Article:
The year was 1902 – and Gustav Mahler had just married Alma Schindler. A song called ‘Liebst du um Schönheit’ (‘If you love for beauty’) was offered to her during their first lakeside summer together in Austrian Carinthia, where Mahler’s new summer-house had been completed the year before.


Few singers can resist including this poignantly tender song in their performances of the Rückert-Lieder, though all Mahler’s other settings of the verse of the sensuously Romantic German poet Friedrich Rückert had been written a year before, in that fruitful summer of 1901 which also saw the composition of two movements of the Fifth Symphony. The five Rückert-Lieder (not a cycle, and singers order them as they please) move from the musical incarnation of the scent of spring blossom, to a meditation on withdrawal from the world, to an existential dark midnight of the soul. And each song – apart from ‘Liebst du um Schönheit’ – was orchestrated just one day after its original piano-accompanied version.

The best recordings of Mahler's Rückert-Lieder

Janet Baker (mezzo-soprano)

New Philharmonia/John Barbirolli (1969)

Warner 566 9812
The listener today has two choices to make: do you prefer the five songs sung by a male or female voice? And which do you find more moving: the intimate, in-drawing piano-accompanied version, or the lush and fragrant orchestration? Though currently only available either as a download or as part of a five-CD ‘Best of…’ set, the mezzo-soprano Janet Baker’s (right) orchestral recording with the New Philharmonia under conductor Sir John Barbirolli has to remain the head-and-shoulders-above recommendation. In 46 years, no singer and conductor have shown such rapt musical empathy in this work, and no soloist, male or female, has captured quite the balance of ardour, fragility, inner anguish and vulnerability as Baker. Her valediction – she places ‘Ich bin der Welt abhanden gekommen’ (‘I am lost to the world’) last – achieves a sense of almost incorporeal spirituality, as she withdraws from the world. Baker’s barely discernible yet affecting control of breath, pacing and dynamic nuance is incomparable. She creates the all-important sensation that a love, and a sense of heightened spirituality such as this, is perhaps just too perfect to last. This performance is balanced perfectly between wide existential horizons and the lyrical intimacy unique to these songs.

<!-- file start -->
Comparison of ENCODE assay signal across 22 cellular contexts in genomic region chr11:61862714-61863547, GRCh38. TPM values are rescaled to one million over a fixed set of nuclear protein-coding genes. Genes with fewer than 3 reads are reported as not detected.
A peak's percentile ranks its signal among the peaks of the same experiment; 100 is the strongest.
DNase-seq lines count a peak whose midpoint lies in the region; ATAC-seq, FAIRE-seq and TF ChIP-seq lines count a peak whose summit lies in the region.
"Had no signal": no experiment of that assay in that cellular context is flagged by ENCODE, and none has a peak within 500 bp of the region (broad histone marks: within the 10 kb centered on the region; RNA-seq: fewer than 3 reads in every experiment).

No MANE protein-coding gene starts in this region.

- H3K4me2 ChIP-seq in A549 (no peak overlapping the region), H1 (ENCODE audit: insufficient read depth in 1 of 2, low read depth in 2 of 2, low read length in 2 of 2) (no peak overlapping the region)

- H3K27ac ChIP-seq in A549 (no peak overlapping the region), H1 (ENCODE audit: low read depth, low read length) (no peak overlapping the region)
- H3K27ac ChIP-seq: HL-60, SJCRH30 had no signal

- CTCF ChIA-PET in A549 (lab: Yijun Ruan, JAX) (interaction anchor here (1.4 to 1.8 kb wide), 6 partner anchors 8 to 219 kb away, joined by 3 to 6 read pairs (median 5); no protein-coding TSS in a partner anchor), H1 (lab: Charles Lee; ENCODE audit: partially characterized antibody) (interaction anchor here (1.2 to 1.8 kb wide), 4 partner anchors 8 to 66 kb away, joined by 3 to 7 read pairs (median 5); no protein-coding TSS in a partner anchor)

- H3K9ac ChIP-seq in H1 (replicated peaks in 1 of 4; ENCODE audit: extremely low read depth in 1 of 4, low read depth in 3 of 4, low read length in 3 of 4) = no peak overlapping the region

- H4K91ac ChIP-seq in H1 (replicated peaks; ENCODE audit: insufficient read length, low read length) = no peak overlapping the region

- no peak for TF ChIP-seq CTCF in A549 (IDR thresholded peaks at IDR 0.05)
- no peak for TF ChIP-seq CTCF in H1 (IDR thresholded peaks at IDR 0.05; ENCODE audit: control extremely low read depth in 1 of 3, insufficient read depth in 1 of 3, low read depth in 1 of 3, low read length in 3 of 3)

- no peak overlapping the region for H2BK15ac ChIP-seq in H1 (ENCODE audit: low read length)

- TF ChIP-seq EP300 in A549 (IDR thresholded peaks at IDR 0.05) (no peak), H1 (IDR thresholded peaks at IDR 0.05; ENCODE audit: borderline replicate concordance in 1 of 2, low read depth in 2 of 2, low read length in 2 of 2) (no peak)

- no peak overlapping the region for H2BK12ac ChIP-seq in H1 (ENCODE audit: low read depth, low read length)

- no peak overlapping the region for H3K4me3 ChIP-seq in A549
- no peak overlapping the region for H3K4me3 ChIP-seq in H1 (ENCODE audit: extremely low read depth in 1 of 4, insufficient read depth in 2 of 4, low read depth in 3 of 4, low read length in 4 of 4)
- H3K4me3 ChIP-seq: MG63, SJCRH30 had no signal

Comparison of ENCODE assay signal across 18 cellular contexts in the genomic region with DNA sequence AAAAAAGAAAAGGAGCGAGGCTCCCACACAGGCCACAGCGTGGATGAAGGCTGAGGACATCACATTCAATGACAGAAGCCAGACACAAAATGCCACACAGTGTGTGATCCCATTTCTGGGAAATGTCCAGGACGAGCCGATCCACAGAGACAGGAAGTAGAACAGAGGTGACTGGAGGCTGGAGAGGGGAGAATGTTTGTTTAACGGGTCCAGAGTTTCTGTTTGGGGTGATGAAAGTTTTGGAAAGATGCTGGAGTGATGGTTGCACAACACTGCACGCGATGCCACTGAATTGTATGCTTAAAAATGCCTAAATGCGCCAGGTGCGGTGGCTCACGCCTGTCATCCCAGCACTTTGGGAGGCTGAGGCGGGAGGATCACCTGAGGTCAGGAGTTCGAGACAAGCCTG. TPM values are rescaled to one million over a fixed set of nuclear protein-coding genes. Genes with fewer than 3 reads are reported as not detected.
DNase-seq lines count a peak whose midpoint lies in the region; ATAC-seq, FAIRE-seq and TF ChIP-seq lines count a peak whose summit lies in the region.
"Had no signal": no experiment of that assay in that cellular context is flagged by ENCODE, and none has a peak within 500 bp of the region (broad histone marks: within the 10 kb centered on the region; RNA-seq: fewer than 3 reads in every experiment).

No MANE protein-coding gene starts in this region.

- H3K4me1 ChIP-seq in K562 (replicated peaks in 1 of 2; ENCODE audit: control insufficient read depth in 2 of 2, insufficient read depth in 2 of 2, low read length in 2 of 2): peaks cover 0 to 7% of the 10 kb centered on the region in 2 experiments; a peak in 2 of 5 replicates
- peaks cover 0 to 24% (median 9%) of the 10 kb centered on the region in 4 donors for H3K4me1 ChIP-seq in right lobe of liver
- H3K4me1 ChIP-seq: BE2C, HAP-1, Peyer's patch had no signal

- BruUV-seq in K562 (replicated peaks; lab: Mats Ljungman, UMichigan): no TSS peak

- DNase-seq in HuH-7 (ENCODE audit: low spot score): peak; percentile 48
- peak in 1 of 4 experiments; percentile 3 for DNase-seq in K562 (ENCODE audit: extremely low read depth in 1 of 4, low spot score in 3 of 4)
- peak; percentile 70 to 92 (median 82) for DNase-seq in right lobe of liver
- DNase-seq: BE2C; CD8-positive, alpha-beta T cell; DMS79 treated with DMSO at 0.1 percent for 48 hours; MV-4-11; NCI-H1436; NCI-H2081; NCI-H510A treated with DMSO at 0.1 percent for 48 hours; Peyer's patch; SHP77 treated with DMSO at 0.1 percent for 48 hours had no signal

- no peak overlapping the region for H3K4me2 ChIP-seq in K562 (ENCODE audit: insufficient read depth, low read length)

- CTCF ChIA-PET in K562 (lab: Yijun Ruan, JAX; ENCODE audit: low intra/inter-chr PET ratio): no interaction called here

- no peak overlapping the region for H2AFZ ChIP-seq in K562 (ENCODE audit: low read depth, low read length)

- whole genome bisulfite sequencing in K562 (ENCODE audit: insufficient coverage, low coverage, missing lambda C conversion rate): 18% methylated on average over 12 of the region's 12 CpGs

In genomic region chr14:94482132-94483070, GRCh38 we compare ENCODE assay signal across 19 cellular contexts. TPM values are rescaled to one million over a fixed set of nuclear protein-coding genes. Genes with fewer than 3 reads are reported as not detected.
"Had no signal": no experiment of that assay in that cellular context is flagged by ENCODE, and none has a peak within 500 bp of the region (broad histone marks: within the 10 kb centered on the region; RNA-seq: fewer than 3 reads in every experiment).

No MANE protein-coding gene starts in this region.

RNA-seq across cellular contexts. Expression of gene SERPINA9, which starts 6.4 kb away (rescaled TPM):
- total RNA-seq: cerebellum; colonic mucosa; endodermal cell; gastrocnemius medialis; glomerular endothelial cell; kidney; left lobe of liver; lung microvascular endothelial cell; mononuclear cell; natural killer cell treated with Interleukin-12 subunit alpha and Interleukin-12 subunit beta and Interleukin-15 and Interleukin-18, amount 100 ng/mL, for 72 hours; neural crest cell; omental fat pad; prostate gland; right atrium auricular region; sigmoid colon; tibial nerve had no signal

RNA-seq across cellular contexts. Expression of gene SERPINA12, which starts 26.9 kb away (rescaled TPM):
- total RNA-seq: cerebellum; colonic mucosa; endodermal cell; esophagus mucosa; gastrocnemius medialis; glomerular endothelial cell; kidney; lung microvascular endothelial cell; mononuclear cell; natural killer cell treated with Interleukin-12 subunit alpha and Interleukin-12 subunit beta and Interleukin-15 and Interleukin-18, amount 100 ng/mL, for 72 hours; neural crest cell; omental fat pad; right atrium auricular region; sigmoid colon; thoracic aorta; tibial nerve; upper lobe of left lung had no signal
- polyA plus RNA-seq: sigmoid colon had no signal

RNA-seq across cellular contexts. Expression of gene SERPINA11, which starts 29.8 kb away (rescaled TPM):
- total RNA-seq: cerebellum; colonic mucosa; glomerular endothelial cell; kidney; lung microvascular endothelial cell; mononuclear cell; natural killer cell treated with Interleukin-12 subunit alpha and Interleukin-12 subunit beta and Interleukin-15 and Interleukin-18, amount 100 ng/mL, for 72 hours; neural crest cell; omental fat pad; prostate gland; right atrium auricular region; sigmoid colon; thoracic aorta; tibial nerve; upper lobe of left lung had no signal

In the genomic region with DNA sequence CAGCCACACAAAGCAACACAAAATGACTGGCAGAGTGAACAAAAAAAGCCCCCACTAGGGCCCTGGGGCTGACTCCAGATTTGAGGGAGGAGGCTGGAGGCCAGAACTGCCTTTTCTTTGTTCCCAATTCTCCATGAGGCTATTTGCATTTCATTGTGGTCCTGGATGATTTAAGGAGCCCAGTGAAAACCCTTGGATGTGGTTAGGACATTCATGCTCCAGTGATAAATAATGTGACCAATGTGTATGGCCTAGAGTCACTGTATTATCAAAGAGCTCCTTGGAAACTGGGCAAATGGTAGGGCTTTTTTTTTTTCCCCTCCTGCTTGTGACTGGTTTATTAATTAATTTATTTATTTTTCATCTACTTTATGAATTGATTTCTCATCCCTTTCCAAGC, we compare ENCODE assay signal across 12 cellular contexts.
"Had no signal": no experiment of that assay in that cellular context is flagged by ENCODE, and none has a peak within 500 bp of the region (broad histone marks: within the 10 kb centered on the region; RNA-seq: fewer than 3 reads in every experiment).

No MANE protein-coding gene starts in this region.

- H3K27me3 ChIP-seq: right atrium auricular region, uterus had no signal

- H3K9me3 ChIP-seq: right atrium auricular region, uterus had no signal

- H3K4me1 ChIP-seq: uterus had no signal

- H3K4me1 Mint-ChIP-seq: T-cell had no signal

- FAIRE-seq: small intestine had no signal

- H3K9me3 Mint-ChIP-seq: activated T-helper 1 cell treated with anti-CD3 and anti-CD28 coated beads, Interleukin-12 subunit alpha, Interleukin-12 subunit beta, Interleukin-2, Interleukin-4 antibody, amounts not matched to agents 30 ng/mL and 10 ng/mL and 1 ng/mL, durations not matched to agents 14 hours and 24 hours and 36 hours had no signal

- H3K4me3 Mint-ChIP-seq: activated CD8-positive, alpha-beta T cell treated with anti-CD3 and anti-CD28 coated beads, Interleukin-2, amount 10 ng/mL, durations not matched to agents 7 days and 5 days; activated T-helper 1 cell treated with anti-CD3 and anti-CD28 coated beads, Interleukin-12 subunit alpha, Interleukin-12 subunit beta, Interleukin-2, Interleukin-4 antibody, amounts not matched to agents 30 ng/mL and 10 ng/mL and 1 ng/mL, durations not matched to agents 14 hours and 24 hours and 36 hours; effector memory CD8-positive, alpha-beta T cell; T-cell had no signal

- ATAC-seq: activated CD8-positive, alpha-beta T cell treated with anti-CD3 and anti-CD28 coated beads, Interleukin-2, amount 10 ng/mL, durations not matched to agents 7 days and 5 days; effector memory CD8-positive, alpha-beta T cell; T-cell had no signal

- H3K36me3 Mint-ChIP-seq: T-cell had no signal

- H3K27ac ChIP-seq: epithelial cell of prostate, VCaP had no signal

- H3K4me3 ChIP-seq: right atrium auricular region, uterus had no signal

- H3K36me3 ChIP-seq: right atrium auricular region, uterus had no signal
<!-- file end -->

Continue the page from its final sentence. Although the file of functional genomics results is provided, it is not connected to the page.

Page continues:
Christian Gerhaher (baritone)

Gerold Huber (piano) (2009)

RCA 88697 567732

Top of the list of runners-up comes a male-voice, piano-accompanied version – arguably closest to the first sounds conceived within Mahler’s imagination. The close partnership between the baritone Christian Gerhaher and his accompanist Gerold Huber reveals that, in the right hands, Mahler’s original piano accompaniments can be every bit as eloquent as the orchestrations. Gerhaher’s responses to German song invariably seek out the melancholy subtext of both word and musical response, and this performance is no exception. His intimate relationship with the taste and tone of each beautifully enunciated word, and his concentration and restraint in revealing the unique chemistry of the fusion of poetic and musical sensibility, is as seductive as ever here.

Dietrich Fischer-Dieskau (baritone)

Berlin Philharmonic/Karl Böhm (1964)

DG 463 5162

Here, the doyen of baritones meets the doyen of orchestras. This early Dietrich Fischer-Dieskau performance is my preferred orchestral recording of all those made by the great singer – sadly, his uniquely intense live Festival Hall performance, piano-accompanied by Karl Engel, is currently unavailable. But this one shows him at the height of his young powers, and more sympathetically conducted than in later versions with either Zubin Mehta or Daniel Barenboim. The projection of words, effortless and instinctive, and the nuancing of each phrase is at its most subtle and intimate. And no one reveals the dark night of the soul more dramatically: Fischer-Dieskau chooses to place ‘Um Mitternacht’ last, creating an incomparable crescendo of intensity.

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Anne Schwanewilms (soprano)

Malcolm Martineau (piano) (2014)

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Here is one of the most recent recordings: a performance by female voice, and piano-accompanied. It makes its mark thanks to the uniquely gilded quality of Schwanewilms’s soprano and to the outstandingly sentient and imaginative piano playing of Malcolm Martineau. For moments – in the first two songs, ‘Ich atmet’ einen linden Duft’ and ‘Liebst du um Schonheit’ – you think you want to hear the music no other way. Schwanewilms and Martineau choose unusually slow tempos, in which constantly shifting lights and colours gleam through effortlessly sustained melodic lines. The way she modulates her voice in the long reaches of ‘Um Mitternacht’ may not be to everyone’s taste; but the very sense of disturbance and struggle bring a potent new perspective to the song.


Illustration by Steve Rawlings